January 15, 2013

Sci-Fi Writer Wants to Change the Face of War Forever . . . with Lasers


If you are a hardcore science fiction fan, you have read plenty of books and seen plenty of movies about global warfare. From Nevil Shute’s On the Beach to the 80s classic War Games, sci-fi writers have envisioned a near future where nuclear missiles fly through the sky and, perhaps, annihilate us all. Another common trope in sci-fi is the laser and all its variations, from the phasers and disruptors on Star Trek to the blasters and ion cannons in Star Wars.

And, while inventors have often taken a cue from science fiction when creating new and exciting technology, from cell phones to tablets to medical scanners, most sci-fi writers don’t set out to create the speculative tech that populates their works.

Until now.

He has a multipart plan. Step 1: raise money for his science fiction novel about a near-future global ware between China and the United States. Step 2: use the money from the sales of the book to fund research into a laser EMP that can disable guidance systems on missiles. Step 3: profit. Or change the world forever. Or something.

Of course, sci-fi writers are known for being dreamers, and Weigold had a very specific vision in mind for this project.

"I never had a good idea for an entire fiction book until I started to realize that if directed energy weapons did nullify the effect of guided missile technology, then all of warfare would be changed — especially strategy and tactics," he told reporters at Yahoo! News. If he raises his goal of $20,000 via Kickstarter, he can use the revenue from book sales to bring him closer to the $2 million necessary to develop his laser EMP tech.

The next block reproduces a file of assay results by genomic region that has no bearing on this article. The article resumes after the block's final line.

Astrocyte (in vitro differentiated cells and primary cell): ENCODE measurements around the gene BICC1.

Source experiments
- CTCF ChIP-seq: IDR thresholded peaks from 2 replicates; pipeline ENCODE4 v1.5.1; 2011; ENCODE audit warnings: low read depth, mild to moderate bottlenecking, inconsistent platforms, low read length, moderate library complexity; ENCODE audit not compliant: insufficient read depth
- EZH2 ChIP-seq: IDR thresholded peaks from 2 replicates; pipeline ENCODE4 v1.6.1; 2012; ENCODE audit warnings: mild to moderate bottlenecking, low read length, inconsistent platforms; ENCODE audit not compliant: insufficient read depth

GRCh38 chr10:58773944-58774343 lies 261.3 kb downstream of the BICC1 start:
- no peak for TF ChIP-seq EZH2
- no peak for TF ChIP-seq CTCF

The book envisions a future where China launches guided missiles at Western nations. But the US has the Lightning Gun technology, which consists of laser powered electromagnetic pulses designed to knock out the guidance systems of ballistic missiles. This is the technology he wants to bring to the real world, going so far as to recruit physicists who are interested in the project.

This, of course, marks a new merging of fiction and technology, though that trend is growing in ways previously unimagined. At New York Comic Con, I saw a fantasy novelist who had launched an online role playing game based in his fictional world. The actions of the players in the game would influence the plot of his forthcoming novels. And, in April this year, SyFy will debut a property, Defiance, that is both a TV program and a massive multiplayer online role playing game (MMORPG). Still, neither of these properties is out to change the world like Weigold. 

Gene Roddenberry probably didn’t imagine his “Wagon Train to the stars” would inspire inventors to create a host of devices that have changed our lives. Maybe, if Weigold is successful, global thermonuclear war will become a thing of the past, and we can all live long and prosper. To find out for sure, we might have to wait for the release Dragon Empire 2.




Edited by Ashley Caputo



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